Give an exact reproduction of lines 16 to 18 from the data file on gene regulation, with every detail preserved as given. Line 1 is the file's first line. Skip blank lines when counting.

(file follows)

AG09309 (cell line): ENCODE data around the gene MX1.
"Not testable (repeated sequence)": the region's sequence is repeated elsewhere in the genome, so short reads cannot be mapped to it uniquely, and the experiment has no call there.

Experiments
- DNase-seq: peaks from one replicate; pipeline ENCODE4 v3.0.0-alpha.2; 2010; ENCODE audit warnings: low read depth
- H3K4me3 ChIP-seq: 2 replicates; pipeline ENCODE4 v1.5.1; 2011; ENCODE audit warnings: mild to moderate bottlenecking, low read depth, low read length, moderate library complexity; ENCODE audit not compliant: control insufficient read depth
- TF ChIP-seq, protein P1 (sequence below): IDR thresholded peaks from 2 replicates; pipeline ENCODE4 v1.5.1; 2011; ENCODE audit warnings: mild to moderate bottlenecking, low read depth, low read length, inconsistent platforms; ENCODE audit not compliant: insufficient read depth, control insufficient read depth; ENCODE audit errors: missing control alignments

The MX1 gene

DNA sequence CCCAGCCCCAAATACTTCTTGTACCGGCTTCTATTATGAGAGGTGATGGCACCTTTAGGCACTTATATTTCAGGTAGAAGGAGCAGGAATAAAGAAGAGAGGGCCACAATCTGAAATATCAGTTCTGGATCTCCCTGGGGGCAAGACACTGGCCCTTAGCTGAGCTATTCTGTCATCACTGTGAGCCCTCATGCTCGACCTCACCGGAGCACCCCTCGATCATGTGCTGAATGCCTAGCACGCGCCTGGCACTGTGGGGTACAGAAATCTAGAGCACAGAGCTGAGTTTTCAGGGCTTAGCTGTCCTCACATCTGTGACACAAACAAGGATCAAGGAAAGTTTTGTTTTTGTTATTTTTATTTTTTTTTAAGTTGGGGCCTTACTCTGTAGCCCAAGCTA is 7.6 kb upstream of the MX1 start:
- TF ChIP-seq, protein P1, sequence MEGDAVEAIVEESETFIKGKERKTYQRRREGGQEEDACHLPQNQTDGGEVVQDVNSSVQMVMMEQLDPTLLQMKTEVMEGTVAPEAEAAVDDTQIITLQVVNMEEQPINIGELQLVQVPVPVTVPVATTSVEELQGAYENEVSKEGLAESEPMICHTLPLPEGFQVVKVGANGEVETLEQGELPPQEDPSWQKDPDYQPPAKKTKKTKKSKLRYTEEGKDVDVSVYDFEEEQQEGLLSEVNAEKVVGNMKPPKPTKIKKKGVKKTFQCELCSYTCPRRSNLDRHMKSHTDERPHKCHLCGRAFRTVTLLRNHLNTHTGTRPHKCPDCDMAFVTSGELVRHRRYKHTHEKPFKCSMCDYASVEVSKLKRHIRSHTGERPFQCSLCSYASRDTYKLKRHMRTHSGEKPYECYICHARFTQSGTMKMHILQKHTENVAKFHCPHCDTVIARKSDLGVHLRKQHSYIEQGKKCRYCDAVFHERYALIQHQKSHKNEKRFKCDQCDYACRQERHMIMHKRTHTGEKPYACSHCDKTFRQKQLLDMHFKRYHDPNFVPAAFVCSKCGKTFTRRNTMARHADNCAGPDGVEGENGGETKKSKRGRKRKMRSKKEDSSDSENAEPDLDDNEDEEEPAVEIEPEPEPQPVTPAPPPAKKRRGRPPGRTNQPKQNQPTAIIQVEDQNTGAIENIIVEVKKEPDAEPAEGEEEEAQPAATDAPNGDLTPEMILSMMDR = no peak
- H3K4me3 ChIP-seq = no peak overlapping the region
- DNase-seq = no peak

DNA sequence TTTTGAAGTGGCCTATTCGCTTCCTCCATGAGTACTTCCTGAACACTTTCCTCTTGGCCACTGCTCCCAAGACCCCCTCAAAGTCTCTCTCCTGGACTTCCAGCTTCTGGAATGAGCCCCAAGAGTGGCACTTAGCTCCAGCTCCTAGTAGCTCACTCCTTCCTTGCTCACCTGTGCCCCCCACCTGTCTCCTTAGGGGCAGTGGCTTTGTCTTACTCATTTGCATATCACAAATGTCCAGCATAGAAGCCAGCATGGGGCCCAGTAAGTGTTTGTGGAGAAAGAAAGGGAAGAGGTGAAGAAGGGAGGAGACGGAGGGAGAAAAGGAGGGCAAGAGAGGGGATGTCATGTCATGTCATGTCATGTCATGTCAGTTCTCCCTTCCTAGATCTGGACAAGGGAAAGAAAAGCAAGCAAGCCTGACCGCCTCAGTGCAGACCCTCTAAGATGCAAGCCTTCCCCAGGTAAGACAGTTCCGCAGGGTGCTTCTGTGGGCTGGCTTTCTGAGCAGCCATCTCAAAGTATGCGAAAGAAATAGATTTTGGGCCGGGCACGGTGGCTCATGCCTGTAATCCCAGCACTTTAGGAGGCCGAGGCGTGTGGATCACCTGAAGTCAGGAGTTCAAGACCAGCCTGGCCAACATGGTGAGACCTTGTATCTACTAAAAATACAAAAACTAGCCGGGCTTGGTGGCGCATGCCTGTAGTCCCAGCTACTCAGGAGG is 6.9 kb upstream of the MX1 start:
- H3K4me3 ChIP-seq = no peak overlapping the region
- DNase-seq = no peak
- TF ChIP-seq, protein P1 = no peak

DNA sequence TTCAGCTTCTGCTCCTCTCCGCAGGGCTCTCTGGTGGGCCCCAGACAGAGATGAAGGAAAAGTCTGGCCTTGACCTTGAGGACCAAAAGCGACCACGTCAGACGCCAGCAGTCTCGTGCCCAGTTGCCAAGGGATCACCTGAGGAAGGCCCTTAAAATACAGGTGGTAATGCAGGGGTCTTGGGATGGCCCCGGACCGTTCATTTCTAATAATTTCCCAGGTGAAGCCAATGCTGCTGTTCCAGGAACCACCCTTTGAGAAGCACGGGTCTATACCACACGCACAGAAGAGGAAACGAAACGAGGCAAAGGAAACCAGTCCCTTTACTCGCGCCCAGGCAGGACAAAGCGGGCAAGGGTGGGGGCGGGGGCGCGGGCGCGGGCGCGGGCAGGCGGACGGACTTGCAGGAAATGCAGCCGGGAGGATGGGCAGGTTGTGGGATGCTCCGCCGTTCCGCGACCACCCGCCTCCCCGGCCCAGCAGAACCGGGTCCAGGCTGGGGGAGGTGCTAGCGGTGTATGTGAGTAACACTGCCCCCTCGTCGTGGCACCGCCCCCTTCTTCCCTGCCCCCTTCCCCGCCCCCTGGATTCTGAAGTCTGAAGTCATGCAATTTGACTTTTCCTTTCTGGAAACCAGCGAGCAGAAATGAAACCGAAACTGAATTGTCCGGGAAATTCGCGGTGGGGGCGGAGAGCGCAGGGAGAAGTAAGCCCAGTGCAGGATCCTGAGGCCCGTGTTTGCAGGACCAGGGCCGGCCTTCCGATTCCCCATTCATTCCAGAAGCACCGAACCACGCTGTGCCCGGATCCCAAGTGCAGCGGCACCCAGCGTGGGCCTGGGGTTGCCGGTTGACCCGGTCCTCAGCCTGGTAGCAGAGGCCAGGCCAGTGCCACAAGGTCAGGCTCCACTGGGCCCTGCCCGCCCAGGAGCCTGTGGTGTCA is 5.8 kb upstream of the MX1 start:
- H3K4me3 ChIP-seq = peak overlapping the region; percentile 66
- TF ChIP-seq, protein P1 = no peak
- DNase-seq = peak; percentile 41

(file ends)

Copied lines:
DNA sequence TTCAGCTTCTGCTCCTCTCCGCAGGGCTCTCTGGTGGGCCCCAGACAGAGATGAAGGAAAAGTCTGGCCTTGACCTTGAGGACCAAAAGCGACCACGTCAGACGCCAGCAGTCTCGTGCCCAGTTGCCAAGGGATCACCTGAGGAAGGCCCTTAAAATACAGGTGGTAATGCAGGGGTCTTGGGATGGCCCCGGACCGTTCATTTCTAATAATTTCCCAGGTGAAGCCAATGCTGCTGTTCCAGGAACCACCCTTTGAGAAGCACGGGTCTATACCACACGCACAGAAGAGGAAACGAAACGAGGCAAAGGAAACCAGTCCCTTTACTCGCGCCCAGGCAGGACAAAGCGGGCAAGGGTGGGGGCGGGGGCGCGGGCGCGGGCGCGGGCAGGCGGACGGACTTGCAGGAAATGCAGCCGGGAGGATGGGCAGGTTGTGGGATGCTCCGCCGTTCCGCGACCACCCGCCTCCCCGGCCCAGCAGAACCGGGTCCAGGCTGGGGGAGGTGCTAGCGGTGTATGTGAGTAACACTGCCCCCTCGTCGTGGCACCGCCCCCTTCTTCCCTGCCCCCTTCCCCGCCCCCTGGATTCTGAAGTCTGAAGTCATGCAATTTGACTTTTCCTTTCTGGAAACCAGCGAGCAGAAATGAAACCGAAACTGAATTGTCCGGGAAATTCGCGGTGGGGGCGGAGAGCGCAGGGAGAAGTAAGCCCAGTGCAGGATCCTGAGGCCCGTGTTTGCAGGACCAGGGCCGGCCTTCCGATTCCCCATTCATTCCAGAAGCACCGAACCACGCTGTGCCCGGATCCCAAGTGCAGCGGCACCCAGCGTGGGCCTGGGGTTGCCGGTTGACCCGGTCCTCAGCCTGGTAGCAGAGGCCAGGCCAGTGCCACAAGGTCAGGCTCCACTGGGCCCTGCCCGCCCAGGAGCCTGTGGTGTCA is 5.8 kb upstream of the MX1 start:
- H3K4me3 ChIP-seq = peak overlapping the region; percentile 66
- TF ChIP-seq, protein P1 = no peak